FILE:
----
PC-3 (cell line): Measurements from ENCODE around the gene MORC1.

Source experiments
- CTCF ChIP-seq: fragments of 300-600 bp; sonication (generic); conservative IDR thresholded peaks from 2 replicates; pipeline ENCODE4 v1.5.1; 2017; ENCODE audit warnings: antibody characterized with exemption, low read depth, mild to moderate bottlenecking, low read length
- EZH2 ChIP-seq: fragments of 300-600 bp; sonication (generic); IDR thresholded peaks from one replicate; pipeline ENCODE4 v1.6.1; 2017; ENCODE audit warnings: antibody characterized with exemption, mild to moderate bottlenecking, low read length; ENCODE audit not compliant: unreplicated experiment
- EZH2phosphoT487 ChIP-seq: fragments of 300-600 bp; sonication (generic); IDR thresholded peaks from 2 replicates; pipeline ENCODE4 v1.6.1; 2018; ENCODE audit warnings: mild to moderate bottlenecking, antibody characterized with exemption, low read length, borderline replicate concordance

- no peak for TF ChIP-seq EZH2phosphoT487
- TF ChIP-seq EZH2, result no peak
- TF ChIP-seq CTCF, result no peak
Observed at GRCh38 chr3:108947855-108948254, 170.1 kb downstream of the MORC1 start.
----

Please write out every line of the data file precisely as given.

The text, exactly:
PC-3 (cell line): Measurements from ENCODE around the gene MORC1.

Source experiments
- CTCF ChIP-seq: fragments of 300-600 bp; sonication (generic); conservative IDR thresholded peaks from 2 replicates; pipeline ENCODE4 v1.5.1; 2017; ENCODE audit warnings: antibody characterized with exemption, low read depth, mild to moderate bottlenecking, low read length
- EZH2 ChIP-seq: fragments of 300-600 bp; sonication (generic); IDR thresholded peaks from one replicate; pipeline ENCODE4 v1.6.1; 2017; ENCODE audit warnings: antibody characterized with exemption, mild to moderate bottlenecking, low read length; ENCODE audit not compliant: unreplicated experiment
- EZH2phosphoT487 ChIP-seq: fragments of 300-600 bp; sonication (generic); IDR thresholded peaks from 2 replicates; pipeline ENCODE4 v1.6.1; 2018; ENCODE audit warnings: mild to moderate bottlenecking, antibody characterized with exemption, low read length, borderline replicate concordance

- no peak for TF ChIP-seq EZH2phosphoT487
- TF ChIP-seq EZH2, result no peak
- TF ChIP-seq CTCF, result no peak
Observed at GRCh38 chr3:108947855-108948254, 170.1 kb downstream of the MORC1 start.